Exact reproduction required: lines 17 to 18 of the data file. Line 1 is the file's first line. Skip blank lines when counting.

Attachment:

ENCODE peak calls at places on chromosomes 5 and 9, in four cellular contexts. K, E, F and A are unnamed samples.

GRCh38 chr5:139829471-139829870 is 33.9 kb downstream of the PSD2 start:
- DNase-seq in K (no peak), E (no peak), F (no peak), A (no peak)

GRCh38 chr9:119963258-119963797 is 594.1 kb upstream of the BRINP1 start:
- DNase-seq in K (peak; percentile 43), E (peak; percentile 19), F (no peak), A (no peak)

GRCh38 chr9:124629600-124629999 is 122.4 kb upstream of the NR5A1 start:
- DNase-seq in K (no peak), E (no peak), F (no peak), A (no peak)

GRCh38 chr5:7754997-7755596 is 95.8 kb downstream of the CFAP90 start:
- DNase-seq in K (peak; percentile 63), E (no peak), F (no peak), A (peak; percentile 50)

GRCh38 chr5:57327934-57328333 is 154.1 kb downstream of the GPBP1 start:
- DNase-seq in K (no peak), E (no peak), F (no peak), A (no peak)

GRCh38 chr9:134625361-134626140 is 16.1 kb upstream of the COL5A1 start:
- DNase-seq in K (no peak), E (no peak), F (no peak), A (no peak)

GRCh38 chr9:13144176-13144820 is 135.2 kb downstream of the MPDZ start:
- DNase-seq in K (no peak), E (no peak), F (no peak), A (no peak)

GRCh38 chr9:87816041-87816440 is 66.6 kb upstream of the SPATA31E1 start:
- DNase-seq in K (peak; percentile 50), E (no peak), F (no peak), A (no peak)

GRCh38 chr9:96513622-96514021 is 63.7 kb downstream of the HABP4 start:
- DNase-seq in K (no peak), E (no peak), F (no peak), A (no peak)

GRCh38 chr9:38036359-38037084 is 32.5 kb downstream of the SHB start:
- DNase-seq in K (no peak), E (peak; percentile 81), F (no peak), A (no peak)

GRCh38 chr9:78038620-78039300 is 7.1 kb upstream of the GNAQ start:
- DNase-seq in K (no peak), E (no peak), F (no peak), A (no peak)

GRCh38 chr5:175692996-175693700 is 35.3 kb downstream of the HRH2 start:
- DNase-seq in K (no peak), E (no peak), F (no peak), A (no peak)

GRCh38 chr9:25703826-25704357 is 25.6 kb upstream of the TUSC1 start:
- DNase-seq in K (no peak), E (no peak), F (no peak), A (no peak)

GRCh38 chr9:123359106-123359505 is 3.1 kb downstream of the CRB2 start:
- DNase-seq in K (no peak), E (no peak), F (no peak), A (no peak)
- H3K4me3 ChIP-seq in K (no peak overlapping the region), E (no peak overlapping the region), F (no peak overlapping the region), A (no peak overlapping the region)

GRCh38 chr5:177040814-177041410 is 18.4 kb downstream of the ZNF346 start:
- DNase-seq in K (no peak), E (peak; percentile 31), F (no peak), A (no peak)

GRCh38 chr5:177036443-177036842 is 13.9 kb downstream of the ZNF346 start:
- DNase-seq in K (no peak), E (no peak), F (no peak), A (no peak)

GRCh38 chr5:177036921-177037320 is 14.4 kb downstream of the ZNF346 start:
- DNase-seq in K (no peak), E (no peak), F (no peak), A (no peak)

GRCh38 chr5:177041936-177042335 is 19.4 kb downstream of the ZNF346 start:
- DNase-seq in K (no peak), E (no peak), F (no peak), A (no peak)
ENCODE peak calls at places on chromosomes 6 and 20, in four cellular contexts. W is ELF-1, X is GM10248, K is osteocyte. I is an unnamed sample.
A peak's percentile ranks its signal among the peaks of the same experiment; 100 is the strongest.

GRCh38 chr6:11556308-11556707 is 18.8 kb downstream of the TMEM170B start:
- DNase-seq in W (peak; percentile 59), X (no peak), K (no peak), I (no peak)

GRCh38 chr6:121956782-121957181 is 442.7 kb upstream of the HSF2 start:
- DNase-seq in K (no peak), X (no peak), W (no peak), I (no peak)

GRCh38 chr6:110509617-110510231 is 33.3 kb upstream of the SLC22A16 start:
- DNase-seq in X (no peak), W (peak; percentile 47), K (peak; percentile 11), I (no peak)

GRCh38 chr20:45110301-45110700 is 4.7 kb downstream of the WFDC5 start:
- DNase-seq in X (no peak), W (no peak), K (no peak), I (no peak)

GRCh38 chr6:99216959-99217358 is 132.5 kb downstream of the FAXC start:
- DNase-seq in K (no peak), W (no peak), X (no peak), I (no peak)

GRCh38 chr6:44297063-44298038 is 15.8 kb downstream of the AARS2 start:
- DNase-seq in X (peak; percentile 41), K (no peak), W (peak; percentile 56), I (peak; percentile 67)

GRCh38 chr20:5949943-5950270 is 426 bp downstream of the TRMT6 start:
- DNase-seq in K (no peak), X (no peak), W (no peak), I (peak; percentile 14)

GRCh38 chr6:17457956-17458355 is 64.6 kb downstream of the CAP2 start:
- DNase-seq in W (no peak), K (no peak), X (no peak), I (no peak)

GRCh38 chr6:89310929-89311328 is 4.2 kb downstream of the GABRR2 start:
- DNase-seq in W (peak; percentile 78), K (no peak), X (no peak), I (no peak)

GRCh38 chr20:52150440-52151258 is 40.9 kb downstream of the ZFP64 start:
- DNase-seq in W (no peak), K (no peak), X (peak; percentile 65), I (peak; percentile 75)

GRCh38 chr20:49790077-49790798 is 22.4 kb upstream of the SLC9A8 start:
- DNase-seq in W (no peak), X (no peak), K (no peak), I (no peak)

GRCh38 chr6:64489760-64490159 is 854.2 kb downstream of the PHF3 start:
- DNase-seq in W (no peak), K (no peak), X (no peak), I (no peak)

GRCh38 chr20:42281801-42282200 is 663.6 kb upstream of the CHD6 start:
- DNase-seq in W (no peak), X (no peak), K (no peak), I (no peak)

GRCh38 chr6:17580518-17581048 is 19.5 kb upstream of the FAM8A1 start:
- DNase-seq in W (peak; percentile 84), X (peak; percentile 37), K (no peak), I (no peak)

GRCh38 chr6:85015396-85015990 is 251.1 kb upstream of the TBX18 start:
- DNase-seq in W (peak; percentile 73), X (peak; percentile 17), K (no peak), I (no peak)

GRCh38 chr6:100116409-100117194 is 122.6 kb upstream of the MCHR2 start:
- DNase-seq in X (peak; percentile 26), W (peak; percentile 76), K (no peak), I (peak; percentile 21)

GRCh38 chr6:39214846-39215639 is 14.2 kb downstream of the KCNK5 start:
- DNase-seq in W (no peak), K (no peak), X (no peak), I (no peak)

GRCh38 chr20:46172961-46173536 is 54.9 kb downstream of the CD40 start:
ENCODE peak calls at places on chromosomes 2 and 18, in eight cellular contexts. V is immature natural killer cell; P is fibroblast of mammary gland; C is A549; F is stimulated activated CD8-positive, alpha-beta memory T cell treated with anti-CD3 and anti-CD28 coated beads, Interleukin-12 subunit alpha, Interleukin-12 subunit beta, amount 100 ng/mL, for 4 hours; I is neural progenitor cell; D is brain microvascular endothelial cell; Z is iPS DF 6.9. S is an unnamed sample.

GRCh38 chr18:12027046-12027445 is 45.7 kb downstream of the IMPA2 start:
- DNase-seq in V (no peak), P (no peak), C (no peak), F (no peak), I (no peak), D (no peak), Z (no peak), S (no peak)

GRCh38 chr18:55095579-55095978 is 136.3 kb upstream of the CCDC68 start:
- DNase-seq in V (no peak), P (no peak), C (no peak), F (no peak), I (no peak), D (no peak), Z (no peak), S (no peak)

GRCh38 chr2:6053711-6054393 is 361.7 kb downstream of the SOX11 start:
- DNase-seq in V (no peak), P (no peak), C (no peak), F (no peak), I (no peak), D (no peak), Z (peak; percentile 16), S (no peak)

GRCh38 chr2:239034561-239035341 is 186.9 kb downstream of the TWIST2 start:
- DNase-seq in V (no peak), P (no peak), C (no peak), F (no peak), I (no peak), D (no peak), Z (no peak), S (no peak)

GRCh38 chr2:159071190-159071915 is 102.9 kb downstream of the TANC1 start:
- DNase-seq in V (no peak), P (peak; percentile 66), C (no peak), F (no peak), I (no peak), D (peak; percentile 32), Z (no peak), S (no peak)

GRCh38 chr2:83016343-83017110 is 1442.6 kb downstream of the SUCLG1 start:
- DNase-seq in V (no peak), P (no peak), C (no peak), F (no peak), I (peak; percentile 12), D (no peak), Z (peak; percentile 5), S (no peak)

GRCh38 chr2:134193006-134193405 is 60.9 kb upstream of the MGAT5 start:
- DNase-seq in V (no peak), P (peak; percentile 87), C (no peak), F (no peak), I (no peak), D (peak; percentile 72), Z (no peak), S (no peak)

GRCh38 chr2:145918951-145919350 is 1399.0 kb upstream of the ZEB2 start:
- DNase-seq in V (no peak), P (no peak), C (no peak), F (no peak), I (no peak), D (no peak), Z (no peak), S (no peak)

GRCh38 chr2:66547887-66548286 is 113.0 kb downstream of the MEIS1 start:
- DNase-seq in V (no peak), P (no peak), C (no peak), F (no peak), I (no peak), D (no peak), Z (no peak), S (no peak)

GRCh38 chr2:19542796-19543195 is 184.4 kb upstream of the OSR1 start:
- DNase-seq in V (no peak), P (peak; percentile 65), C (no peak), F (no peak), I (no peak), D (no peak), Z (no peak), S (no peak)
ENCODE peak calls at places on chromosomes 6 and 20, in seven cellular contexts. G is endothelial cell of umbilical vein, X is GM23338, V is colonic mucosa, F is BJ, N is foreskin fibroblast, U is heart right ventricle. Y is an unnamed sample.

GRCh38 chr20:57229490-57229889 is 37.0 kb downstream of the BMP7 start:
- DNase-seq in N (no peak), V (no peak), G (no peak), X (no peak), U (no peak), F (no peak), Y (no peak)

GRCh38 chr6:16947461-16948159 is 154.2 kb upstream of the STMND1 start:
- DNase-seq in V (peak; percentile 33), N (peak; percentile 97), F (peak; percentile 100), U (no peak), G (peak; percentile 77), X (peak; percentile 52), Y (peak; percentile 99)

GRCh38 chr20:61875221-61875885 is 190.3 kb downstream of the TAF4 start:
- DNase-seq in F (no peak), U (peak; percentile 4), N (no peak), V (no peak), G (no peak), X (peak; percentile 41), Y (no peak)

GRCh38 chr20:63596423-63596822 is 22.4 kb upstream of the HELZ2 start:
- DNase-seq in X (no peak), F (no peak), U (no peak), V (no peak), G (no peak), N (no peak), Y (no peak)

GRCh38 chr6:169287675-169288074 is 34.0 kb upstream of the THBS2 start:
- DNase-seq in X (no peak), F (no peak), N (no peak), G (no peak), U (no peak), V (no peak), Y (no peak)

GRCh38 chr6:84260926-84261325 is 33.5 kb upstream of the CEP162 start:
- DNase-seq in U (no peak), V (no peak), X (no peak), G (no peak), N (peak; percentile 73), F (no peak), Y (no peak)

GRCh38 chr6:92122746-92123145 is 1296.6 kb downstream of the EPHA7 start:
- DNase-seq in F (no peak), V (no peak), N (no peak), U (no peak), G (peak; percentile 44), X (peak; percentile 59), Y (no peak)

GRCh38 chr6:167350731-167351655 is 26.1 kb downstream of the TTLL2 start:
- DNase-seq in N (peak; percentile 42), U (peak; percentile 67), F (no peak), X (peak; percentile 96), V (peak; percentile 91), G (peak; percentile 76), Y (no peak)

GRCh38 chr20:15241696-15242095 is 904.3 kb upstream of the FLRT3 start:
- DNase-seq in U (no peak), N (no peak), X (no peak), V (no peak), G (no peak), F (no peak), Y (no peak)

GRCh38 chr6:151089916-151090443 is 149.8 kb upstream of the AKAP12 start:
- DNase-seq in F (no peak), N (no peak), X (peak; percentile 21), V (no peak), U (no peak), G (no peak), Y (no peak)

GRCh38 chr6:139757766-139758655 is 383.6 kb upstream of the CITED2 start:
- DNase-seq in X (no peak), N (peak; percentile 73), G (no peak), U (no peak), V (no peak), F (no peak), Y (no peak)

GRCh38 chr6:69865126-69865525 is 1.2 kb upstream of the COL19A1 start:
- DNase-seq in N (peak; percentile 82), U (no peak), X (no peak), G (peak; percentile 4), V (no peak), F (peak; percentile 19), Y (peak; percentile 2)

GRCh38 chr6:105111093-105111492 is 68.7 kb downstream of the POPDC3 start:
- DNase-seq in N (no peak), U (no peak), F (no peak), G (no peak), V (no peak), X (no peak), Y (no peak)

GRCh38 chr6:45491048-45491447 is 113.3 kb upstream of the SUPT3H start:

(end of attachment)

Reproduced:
- DNase-seq in K (peak; percentile 50), E (no peak), F (no peak), A (no peak)

GRCh38 chr9:96513622-96514021 is 63.7 kb downstream of the HABP4 start: